It’s said that truly good TV shows age like fine wine, but even with a series as masterfully done and phenomenally funny as The Office, certain episodes tend to rise above the rest. Maybe they stand out because a beloved background character gets a chance to shine or a will-they-won’t-they couple finally makes good on some built up sexual tension. If you’re an Office fan, those stand-out episodes probably involve elaborately planned pranks, fire drills gone wrong, dinner party disasters, and a B-list action film that just happens to take place within a TV show.
We can’t expect a show to continuously operate on a nosebleed level of comedic excellence (though The Office went on a few tears in its early years where it seemed possible) so while it’s critical that you re-watch and binge this show from time to time (it’s on Netflix, presently) to awaken your appreciation for it, if you just don’t have the time right now, here are the 30 best Office episodes to rewatch first. Warning: spoilers abound.
30. Pool Party (Season 8, episode 12)`
Steve Carell’s absence in season eight necessitated a change for The Office and James Spader filled that need, joining the cast as the impossibly confident and gifted Robert California (aka the f*cking Lizard King). Unfortunately, Spader’s tenure was mostly uneventful and none of the season eight efforts really stand out as slam dunk classics, but it felt wrong to ignore him entirely.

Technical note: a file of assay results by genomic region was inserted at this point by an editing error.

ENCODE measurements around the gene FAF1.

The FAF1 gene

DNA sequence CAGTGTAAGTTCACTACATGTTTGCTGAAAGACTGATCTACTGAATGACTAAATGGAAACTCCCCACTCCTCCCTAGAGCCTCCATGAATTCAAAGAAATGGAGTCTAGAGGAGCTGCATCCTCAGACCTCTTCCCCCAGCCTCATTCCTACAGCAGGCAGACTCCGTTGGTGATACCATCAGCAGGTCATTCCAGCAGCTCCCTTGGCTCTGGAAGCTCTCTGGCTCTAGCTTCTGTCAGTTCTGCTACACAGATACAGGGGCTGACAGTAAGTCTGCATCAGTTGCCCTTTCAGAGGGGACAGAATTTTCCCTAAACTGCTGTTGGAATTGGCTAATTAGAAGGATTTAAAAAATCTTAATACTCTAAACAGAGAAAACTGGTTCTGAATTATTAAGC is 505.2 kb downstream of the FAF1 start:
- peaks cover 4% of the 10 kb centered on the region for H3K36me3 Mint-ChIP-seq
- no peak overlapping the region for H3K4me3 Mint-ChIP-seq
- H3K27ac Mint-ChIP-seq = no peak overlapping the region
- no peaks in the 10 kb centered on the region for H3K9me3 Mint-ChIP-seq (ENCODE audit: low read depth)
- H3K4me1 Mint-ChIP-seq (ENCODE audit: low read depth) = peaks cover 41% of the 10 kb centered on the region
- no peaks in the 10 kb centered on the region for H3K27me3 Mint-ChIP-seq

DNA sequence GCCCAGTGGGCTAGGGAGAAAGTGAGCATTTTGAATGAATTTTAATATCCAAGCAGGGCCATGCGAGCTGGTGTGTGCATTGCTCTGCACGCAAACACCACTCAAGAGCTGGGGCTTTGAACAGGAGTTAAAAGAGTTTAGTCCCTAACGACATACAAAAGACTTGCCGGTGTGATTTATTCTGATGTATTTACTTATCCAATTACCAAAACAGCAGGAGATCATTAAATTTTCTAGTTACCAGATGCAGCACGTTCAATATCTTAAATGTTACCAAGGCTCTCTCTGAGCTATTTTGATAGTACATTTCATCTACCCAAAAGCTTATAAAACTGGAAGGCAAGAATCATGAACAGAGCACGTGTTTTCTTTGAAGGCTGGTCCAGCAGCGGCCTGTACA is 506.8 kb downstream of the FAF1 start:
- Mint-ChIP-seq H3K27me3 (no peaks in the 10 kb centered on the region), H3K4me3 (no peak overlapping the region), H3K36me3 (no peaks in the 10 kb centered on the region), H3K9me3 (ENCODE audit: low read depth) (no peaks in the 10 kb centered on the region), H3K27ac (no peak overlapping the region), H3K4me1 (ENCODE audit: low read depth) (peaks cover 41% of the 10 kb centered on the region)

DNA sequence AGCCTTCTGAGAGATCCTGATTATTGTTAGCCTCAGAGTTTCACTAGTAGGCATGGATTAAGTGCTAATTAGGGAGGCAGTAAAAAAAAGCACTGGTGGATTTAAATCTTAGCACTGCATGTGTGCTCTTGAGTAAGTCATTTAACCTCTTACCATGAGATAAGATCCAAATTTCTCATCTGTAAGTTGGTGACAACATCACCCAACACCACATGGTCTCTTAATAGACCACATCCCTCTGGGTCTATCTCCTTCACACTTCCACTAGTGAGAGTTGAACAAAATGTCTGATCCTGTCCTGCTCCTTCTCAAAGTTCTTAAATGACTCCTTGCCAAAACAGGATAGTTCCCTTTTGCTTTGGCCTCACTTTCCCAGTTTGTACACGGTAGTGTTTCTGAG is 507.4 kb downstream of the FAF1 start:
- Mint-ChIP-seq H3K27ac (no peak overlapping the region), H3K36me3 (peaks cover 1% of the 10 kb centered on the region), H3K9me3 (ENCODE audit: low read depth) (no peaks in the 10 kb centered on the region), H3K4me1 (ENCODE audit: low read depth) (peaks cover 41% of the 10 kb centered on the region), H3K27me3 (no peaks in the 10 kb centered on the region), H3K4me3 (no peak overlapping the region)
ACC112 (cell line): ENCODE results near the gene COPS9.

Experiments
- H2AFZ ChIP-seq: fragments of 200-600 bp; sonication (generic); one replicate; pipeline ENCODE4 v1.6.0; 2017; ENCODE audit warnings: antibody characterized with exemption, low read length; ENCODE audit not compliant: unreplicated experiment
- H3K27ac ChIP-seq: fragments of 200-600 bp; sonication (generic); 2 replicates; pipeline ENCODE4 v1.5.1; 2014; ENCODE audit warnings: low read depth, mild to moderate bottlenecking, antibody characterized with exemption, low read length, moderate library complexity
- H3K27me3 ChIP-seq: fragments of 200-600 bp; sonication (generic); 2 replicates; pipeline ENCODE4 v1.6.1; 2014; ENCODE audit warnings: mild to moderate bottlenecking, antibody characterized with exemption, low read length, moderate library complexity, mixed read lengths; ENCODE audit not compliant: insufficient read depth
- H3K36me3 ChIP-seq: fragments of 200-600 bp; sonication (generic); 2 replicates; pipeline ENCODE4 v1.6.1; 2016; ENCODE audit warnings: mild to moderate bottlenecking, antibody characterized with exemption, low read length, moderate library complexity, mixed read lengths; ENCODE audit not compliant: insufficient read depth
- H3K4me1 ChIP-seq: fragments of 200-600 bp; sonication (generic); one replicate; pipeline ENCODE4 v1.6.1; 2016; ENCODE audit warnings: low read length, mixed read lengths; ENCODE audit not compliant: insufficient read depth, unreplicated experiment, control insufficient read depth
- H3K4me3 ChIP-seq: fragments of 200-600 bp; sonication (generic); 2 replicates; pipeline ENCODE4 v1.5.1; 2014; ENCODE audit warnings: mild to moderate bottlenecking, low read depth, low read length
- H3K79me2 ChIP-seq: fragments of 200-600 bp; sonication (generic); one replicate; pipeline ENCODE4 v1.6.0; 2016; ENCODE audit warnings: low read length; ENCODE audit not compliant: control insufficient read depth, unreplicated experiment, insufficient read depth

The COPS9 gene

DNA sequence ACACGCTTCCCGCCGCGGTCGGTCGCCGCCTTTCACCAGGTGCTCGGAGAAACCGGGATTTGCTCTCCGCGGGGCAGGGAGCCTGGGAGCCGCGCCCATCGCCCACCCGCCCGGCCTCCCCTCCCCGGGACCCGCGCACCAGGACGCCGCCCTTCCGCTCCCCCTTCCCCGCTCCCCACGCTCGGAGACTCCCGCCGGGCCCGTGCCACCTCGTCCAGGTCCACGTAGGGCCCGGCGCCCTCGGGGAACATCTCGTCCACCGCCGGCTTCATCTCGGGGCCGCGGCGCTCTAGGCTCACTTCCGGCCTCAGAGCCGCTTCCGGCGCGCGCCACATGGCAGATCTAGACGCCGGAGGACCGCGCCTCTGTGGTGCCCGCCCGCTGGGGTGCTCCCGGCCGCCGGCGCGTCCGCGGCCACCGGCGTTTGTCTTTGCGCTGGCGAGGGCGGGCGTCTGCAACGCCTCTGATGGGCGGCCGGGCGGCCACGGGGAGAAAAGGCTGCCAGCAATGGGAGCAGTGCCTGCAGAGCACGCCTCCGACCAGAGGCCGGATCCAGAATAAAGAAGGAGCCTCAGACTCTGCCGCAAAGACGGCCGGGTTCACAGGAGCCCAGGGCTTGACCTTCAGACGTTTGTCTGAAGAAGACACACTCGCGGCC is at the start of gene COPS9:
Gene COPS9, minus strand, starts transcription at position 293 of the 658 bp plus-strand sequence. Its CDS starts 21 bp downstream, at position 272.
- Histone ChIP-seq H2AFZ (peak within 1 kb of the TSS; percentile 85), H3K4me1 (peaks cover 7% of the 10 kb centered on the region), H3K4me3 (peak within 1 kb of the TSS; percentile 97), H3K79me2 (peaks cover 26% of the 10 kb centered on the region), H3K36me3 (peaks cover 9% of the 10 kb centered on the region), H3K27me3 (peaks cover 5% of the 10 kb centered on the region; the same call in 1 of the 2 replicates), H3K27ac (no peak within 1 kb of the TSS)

“Pool Party” gets the nod because it showcases Spader’s weird and seductive aura while, at the same time, painting a picture of a vulnerable-yet-bored titan who was willing to entertain the hoi polloi at his mansion because he really had nothing better to do. The episode also captures what it feels like to be held captive at your boss’s house for a party, though the tension doesn’t quite build like it does in “Dinner Party,” a season four classic that more artfully hits on that same theme.
29. Gay Witch Hunt (Season 3, Episode 1)
“Gay Witch Hunt” sticks in people’s minds for being another misbegotten foray into sensitivity training by Michael after he outs Oscar, but the execution doesn’t land as smoothly as “Diversity Day” and it doesn’t have its teeth. If not for the kiss that Michael forces on Oscar, “Gay Witch Hunt” might be more remembered for its efforts to establish a new normal in the office following Jim’s emotional confession to Pam in the season 2 finale and introduce his Stamford workmates.